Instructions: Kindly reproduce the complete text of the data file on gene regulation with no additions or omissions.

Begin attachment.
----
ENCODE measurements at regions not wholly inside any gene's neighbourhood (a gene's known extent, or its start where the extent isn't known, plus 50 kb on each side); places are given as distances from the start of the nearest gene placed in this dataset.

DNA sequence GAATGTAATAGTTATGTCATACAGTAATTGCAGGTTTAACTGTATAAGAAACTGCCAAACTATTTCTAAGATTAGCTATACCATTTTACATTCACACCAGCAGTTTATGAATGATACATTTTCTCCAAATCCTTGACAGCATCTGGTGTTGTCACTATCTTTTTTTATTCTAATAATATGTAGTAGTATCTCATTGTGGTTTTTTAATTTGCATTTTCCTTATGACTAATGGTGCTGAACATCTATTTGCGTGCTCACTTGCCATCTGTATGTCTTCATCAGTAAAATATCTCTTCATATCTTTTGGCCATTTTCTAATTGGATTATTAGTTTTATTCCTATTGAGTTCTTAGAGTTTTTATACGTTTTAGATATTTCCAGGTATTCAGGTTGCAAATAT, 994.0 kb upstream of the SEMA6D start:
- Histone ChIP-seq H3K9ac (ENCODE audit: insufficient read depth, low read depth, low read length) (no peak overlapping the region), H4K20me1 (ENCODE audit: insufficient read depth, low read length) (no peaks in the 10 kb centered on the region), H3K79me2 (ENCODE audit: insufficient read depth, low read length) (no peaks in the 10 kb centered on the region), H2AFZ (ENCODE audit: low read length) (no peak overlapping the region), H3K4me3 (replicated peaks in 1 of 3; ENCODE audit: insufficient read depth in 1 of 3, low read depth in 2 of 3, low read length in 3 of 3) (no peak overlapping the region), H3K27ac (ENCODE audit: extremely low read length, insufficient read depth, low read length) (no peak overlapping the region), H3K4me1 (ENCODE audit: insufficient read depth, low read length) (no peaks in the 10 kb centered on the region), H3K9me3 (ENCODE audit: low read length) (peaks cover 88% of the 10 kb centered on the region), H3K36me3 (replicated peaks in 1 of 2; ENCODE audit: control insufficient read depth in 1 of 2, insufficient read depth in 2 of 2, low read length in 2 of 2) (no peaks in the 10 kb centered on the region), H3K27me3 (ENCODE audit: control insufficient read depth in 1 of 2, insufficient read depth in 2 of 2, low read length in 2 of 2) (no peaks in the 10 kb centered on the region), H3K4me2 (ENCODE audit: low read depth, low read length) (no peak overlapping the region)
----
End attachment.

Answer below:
ENCODE measurements at regions not wholly inside any gene's neighbourhood (a gene's known extent, or its start where the extent isn't known, plus 50 kb on each side); places are given as distances from the start of the nearest gene placed in this dataset.

DNA sequence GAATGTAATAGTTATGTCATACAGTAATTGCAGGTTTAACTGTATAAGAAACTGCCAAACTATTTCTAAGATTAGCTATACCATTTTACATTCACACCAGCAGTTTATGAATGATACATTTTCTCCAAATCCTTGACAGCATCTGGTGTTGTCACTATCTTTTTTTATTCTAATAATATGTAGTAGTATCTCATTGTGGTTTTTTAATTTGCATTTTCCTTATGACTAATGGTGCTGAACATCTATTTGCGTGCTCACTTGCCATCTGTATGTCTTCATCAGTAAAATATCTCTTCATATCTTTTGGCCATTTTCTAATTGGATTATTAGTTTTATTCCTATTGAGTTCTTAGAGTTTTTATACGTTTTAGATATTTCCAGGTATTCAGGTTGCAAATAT, 994.0 kb upstream of the SEMA6D start:
- Histone ChIP-seq H3K9ac (ENCODE audit: insufficient read depth, low read depth, low read length) (no peak overlapping the region), H4K20me1 (ENCODE audit: insufficient read depth, low read length) (no peaks in the 10 kb centered on the region), H3K79me2 (ENCODE audit: insufficient read depth, low read length) (no peaks in the 10 kb centered on the region), H2AFZ (ENCODE audit: low read length) (no peak overlapping the region), H3K4me3 (replicated peaks in 1 of 3; ENCODE audit: insufficient read depth in 1 of 3, low read depth in 2 of 3, low read length in 3 of 3) (no peak overlapping the region), H3K27ac (ENCODE audit: extremely low read length, insufficient read depth, low read length) (no peak overlapping the region), H3K4me1 (ENCODE audit: insufficient read depth, low read length) (no peaks in the 10 kb centered on the region), H3K9me3 (ENCODE audit: low read length) (peaks cover 88% of the 10 kb centered on the region), H3K36me3 (replicated peaks in 1 of 2; ENCODE audit: control insufficient read depth in 1 of 2, insufficient read depth in 2 of 2, low read length in 2 of 2) (no peaks in the 10 kb centered on the region), H3K27me3 (ENCODE audit: control insufficient read depth in 1 of 2, insufficient read depth in 2 of 2, low read length in 2 of 2) (no peaks in the 10 kb centered on the region), H3K4me2 (ENCODE audit: low read depth, low read length) (no peak overlapping the region)